Scientists make breast cancer advance that turns previous thinking on its head

May 23, 2013

UEA scientists make breast cancer advance that turns previous thinking on its head Scientists at the University of East Anglia have made an advance in breast cancer research which shows how some enzymes released by cancerous cells could have a protective function.

New research published today in the Journal of Biological Chemistry reveals that an enzyme called MMP-8 (matrix metalloproteinase-8) could be acting as a locator to the immune system, which then becomes activated to attack tumours. It was originally thought that the production of MMPs by worked to promote .

Lead researcher Prof Dylan Edwards from UEA's School of Biological Sciences said: "MMPs are a family of enzymes that are released from cancer cells. They were once thought to act like '' to snip away at the scaffolding structures outside cells and clear a path for the cancer cells to invade and spread to other organs.

"Drugs that target this broad family of enzymes were trialled to treat cancer in the 1990s but largely failed. This led us to think that not all of these enzymes were bad guys that promoted tumour growth and spread."

Scientists from UEA worked with clinicians at the Norfolk and Norwich University Hospital to look in detail at the patterns of MMPs in breast tumours from patients. Previous research published in 2008 revealed that one of these enzymes, known as MMP-8, has a protective role which holds tumours in check. And patients whose have more of this particular enzyme seemed to have better outcomes.

The latest research was funded by cancer charity the Big C and carried out by PhD student Sally Thirkettle. Prof Edwards said: "She has shown that if she makes cells produce MMP-8, it causes them to produce two other inflammatory factors (IL-6 and IL-8) that have previously been shown to promote cancer. However, breast tumour cells that over-produce MMP-8 don't survive long-term - the enzyme stops them growing."

"We now think that in tumours, MMP-8 acts as a sort of 'find me' signal to the immune system, which then becomes activated to attack the tumour, which may help to explain its protective function.

"The fact that a protective enzyme such as MMP-8 was also blocked by the first generation anti-MMP drugs used in the 1990s also partly explains why these drugs failed in the clinic," he added.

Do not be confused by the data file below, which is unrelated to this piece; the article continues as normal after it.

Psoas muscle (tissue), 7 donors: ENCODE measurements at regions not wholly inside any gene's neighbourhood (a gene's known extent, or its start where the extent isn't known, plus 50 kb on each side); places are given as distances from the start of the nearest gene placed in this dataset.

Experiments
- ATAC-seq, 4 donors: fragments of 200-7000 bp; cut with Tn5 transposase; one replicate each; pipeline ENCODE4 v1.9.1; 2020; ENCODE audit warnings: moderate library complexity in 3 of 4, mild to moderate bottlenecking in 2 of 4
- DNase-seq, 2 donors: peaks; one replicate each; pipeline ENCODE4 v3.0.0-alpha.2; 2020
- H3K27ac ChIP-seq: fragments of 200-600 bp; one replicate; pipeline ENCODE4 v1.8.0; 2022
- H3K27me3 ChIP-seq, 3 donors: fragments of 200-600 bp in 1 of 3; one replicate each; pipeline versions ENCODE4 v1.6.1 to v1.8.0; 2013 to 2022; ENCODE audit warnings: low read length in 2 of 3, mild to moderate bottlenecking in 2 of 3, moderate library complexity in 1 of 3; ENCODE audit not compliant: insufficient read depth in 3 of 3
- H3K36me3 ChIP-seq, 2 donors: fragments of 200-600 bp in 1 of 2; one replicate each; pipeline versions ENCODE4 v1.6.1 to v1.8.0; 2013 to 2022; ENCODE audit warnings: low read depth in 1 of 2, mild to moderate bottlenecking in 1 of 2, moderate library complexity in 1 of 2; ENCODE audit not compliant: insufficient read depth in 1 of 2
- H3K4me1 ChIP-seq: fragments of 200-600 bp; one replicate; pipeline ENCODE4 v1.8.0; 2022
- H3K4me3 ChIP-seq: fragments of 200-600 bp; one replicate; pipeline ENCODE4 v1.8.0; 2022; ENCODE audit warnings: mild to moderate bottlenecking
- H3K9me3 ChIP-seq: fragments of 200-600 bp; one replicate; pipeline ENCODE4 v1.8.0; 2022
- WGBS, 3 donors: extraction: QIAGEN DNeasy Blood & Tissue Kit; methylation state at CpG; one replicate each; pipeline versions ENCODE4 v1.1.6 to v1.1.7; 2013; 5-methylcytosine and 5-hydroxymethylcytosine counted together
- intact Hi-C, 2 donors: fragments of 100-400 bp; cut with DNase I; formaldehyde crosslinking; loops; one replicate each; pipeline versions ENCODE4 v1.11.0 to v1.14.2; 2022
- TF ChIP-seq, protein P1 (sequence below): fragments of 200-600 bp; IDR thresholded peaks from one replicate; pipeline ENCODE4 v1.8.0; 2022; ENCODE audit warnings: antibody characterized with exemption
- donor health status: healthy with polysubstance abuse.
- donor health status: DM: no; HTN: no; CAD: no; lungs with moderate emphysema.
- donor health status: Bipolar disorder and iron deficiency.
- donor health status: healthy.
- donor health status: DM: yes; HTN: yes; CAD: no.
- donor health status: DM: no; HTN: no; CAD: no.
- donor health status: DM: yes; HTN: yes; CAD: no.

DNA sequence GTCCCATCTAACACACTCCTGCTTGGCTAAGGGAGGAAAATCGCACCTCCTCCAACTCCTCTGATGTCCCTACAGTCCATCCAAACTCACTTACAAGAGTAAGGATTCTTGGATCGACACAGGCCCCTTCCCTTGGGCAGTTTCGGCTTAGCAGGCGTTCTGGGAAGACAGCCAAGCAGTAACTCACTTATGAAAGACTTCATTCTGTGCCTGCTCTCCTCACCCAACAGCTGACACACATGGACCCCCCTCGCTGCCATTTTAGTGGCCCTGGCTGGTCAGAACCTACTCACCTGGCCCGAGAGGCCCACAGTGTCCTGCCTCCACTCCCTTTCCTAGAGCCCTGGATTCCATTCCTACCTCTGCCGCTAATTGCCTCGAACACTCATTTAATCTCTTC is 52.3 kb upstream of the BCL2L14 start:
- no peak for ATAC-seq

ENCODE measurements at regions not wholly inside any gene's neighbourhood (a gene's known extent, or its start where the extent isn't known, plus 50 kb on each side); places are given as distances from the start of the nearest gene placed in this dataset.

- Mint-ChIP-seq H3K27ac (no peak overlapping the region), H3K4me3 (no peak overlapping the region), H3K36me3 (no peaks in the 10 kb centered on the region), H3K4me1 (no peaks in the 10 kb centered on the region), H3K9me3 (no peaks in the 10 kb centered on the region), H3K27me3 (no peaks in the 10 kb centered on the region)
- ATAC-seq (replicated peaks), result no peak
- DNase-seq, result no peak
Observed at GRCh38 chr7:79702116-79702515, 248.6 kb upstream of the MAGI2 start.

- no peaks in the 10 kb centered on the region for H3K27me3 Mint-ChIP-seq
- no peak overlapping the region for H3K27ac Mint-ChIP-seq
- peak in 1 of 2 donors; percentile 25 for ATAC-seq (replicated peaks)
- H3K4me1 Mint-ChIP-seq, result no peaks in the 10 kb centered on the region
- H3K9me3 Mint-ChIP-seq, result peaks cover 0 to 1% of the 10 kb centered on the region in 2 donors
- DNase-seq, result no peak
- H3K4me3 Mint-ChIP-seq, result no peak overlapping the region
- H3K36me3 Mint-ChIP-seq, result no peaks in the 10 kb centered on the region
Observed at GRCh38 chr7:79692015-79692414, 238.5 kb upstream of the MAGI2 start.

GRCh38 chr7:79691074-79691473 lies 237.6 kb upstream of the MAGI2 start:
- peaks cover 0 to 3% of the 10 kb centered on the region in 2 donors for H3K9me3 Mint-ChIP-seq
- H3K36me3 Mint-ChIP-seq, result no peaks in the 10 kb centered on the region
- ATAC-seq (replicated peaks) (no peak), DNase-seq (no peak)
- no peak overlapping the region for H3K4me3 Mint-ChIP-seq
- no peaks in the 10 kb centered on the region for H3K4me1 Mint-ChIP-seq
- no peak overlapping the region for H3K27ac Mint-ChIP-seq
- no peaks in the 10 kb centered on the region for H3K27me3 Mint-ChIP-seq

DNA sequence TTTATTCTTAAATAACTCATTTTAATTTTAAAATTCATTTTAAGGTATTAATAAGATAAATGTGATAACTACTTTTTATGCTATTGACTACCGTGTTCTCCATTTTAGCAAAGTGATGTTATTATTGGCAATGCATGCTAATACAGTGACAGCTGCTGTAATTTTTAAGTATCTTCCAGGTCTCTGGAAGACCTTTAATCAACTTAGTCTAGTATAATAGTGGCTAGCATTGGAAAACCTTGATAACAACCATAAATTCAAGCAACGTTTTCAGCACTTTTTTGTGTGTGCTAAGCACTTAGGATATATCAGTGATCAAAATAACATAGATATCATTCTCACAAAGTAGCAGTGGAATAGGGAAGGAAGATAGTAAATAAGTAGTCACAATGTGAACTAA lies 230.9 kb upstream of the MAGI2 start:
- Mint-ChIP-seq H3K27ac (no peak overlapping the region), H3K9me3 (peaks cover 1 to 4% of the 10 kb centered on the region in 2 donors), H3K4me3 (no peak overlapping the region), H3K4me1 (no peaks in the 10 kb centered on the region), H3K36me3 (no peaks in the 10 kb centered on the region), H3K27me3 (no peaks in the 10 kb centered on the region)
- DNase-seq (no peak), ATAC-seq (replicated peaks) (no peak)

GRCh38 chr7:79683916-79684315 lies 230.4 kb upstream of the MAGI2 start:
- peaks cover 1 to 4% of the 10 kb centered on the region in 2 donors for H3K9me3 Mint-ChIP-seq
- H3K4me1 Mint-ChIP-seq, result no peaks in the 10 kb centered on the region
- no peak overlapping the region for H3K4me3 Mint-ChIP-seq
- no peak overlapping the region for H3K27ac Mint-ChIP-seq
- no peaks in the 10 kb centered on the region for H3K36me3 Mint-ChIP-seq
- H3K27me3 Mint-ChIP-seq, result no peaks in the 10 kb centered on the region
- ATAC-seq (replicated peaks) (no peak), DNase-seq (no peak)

It is still unknown exactly how MMP-8 causes IL-6 and IL-8 to be activated - but the findings are an important step forward which will help direct further research.

Explore further: Protein secrets of Ebola virus

More information: 'Matrix metalloproteinase-8 (collagenase-2) induces the expression of interleukins-6 and -8 in breast cancer cells' by Sally Thirkettle, Julie Decock, Hugh Arnold, Caroline J Pennington and Dylan R Edwards (all UEA, UK) and Diane M Jaworski (University of Vermont College of Medicine, US) is published in the Journal of Biological Chemistry on May 24, 2013.

add to favorites email to friend print save as pdf

Related Stories

Tumor blood vessels prevent the spread of cancer cells

Feb 11, 2013

A lack of the protein endoglin in the blood vessels of tumour-bearing mice enables the spread of daughter tumours, according to researchers at Karolinska Institutet and Lund University in Sweden in a study published in the ...

Recommended for you

Chemical biologists find new halogenation enzyme

6 hours ago

Molecules containing carbon-halogen bonds are produced naturally across all kingdoms of life and constitute a large family of natural products with a broad range of biological activities. The presence of halogen substituents ...

Protein secrets of Ebola virus

12 hours ago

The current Ebola virus outbreak in West Africa, which has claimed more than 2000 lives, has highlighted the need for a deeper understanding of the molecular biology of the virus that could be critical in ...

Protein courtship revealed through chemist's lens

12 hours ago

Staying clear of diseases requires that the proteins in our cells cooperate with one another. But, it has been a well-guarded secret how tens of thousands of different proteins find the correct dancing partners ...

Decoding 'sweet codes' that determine protein fates

14 hours ago

We often experience difficulties in identifying the accurate shape of dynamic and fluctuating objects. This is especially the case in the nanoscale world of biomolecules. The research group lead by Professor Koichi Kato of ...

Conjecture on the lateral growth of Type I collagen fibrils

Sep 12, 2014

Whatever the origin and condition of extraction of type I collagen fibrils, in vitro as well as in vivo, the radii of their circular circular cross sections stay distributed in a range going from 50 to 100 nm for the most ...

User comments : 0